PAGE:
Archpresbyter or Archpriest
Archpresbyter or Archpriest the head of the priests, as the archdeacon was originally head of the deacons. Anciently, the minister next in order to the bishop. Generally the senior priest of the diocese bore this title, but Thomassin shows that the bishops frequently chose the ablest and not the senior priest as archpresbyter. This was more frequently the case in the Greek than in the Latin Church, and some popes were altogether opposed to appointing any but the senior priest. The archpresbyter acted as the representative of the bishop at public worship, while the archdeacon represented him in the government of the diocese. At first there was only one archpresbyter in a diocese; but since the 5th and 6th centuries we find, besides one in the diocesan town, several in the country. In the time of the Carolingians, every diocese was divided into a number of archpresbyteral districts, called archpresbyterates, deaneries, Christianities (Christianitates), rural chapters. The powers of the archpresbyter were: He had, in the name of his bishop, to superintend the clergymen of his district, to execute the episcopal and synodal decrees, to present the candidates for the priesthood from his district to the bishop, and to settle difficulties between the clergy. On the first day of every month he held conferences with the clergy. He also reported to the archdeacon, and through him to the bishop, the graver offenses of the laymen. The archpriest's church was the only one in the district in which baptism was dispensed (ecclesia baptismalis). The whole of the districts was sometimes called plebs, and the archpresbyter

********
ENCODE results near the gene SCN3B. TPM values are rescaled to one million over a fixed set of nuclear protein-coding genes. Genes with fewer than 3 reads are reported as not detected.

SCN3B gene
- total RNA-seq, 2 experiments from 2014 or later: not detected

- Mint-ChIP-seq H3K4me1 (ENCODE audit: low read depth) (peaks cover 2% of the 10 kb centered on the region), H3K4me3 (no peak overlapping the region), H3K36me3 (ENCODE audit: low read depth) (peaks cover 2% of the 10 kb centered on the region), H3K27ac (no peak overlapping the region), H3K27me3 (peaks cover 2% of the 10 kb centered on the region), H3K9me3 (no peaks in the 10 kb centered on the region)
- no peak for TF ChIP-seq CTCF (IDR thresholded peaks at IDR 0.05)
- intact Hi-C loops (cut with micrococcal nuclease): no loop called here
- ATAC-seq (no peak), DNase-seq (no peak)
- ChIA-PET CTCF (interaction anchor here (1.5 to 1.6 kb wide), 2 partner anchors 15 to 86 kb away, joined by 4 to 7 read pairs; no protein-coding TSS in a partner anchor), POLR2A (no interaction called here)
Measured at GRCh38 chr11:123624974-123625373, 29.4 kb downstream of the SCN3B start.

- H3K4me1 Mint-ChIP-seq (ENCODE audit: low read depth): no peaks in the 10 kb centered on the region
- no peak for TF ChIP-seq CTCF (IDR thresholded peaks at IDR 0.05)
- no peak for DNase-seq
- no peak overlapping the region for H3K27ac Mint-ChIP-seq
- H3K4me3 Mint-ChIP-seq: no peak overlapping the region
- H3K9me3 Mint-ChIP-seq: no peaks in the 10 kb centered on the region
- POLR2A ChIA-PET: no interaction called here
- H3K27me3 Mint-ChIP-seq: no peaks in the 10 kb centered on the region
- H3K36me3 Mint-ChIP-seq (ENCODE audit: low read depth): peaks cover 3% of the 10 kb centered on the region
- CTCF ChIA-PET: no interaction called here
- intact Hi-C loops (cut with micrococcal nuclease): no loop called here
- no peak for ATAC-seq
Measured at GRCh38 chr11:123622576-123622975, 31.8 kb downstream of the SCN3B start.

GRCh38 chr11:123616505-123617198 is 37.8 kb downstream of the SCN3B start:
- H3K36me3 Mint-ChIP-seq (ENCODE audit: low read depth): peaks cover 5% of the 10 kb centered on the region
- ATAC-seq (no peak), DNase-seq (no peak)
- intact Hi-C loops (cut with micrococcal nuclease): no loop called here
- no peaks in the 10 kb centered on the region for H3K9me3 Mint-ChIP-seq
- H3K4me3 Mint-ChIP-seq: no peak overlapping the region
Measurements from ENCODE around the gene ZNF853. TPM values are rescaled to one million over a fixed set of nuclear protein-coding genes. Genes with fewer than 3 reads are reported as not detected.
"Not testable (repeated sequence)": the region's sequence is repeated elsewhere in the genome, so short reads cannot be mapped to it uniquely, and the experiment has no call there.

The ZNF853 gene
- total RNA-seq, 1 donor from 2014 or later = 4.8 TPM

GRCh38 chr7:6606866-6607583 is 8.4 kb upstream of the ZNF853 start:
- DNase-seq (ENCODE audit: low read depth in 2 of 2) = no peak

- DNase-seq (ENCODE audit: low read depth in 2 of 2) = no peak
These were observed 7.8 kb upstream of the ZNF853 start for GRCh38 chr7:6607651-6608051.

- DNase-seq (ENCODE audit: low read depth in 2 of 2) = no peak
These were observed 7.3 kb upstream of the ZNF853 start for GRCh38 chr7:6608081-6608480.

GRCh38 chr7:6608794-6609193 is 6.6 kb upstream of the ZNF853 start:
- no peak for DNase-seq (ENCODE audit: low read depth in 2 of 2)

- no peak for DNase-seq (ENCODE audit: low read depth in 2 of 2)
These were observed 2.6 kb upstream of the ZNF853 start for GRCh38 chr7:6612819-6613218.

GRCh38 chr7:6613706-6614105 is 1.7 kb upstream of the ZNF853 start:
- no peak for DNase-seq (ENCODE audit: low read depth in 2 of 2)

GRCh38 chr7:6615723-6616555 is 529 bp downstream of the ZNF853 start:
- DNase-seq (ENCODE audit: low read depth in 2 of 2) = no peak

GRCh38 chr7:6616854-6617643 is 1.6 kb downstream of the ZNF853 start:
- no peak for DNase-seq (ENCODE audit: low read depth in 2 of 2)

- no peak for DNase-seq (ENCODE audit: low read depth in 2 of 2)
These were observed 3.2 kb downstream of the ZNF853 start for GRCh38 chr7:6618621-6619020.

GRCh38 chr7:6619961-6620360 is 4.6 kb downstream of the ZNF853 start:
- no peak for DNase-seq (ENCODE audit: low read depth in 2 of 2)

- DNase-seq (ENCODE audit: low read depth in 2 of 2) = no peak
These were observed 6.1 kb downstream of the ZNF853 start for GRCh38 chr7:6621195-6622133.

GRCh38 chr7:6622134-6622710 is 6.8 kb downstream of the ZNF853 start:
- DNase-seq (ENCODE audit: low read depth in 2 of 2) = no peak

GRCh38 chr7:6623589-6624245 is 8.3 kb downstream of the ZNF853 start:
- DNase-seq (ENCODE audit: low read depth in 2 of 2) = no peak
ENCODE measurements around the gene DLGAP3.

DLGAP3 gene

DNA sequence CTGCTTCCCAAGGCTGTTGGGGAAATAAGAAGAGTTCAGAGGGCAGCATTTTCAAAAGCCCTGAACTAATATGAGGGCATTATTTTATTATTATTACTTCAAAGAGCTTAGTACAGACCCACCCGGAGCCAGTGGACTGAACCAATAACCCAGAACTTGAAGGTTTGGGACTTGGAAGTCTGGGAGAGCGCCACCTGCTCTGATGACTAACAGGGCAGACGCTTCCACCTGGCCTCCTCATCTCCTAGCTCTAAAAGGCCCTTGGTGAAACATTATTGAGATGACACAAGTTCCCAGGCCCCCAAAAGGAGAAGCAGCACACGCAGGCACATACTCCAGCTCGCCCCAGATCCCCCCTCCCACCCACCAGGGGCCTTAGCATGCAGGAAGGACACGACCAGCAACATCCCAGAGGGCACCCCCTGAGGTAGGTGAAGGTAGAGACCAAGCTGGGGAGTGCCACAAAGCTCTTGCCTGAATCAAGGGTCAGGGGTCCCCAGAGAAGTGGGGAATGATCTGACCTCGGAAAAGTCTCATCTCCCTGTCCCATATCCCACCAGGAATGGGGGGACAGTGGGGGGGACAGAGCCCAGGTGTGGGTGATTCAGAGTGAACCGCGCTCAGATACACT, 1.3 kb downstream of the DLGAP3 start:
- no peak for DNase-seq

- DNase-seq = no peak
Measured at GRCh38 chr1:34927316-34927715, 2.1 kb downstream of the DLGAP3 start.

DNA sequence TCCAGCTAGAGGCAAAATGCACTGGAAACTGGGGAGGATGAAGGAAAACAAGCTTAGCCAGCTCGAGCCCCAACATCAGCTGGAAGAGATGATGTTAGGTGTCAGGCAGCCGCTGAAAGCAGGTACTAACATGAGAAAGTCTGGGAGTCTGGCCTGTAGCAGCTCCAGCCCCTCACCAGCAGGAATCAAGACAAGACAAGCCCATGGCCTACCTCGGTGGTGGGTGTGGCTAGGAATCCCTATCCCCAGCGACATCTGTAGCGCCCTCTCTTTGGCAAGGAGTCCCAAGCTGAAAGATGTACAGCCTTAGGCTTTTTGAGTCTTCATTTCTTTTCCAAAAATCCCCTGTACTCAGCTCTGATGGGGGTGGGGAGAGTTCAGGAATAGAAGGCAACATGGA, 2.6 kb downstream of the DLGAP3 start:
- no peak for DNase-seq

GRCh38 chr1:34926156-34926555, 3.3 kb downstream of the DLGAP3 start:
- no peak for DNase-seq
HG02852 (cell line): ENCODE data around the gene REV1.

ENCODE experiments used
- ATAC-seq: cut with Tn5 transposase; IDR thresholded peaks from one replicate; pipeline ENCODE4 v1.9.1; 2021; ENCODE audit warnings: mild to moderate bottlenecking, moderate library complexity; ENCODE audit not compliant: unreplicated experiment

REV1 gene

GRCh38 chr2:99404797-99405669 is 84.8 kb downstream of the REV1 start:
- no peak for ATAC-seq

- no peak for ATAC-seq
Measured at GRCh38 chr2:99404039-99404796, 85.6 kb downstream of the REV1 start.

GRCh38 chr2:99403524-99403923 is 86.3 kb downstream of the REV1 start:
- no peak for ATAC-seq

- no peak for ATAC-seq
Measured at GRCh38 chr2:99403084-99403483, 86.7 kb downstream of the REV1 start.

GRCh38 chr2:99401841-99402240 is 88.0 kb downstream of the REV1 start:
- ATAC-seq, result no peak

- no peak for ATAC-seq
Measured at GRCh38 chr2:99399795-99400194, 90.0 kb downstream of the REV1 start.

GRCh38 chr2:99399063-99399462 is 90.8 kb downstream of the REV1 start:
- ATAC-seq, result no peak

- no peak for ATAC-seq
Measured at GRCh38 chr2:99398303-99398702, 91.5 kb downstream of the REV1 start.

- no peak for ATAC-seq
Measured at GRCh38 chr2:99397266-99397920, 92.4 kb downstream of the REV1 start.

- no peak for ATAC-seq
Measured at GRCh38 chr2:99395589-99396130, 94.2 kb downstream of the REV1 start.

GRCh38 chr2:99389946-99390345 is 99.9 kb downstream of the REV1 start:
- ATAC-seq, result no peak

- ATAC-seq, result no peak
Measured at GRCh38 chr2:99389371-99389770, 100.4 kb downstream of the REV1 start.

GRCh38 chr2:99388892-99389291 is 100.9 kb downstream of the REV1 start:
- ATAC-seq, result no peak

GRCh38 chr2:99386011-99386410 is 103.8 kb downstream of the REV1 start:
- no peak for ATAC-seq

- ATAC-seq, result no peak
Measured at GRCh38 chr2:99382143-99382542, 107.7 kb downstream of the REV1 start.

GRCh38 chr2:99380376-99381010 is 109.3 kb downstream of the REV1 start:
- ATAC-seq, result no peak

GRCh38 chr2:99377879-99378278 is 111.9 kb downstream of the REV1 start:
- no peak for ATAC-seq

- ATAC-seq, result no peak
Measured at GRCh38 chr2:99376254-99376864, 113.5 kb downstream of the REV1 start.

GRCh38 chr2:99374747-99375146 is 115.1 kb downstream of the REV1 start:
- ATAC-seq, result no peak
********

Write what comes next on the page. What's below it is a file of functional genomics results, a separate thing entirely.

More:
Plebanus, a title which in several countries is still in use. There are still archpriests in the Greek Church, vested with most of the privileges of chorepiscopi, or rural bishops. The name is also still in use in some dioceses of the Roman Church, corresponding to the more common dean (q.v.). — Bingham, Orig. Eccles. bk. 2, cap. 19; Coleman, Christian Antiquities, p. 161; Thomassin, De nova et veteri ecclesiae disciplina, pt. 2:1. 2, 100:3; Neller, De Archipresbyteris (Trevir. 1771). SEE PRESBYTER; SEE PRIEST.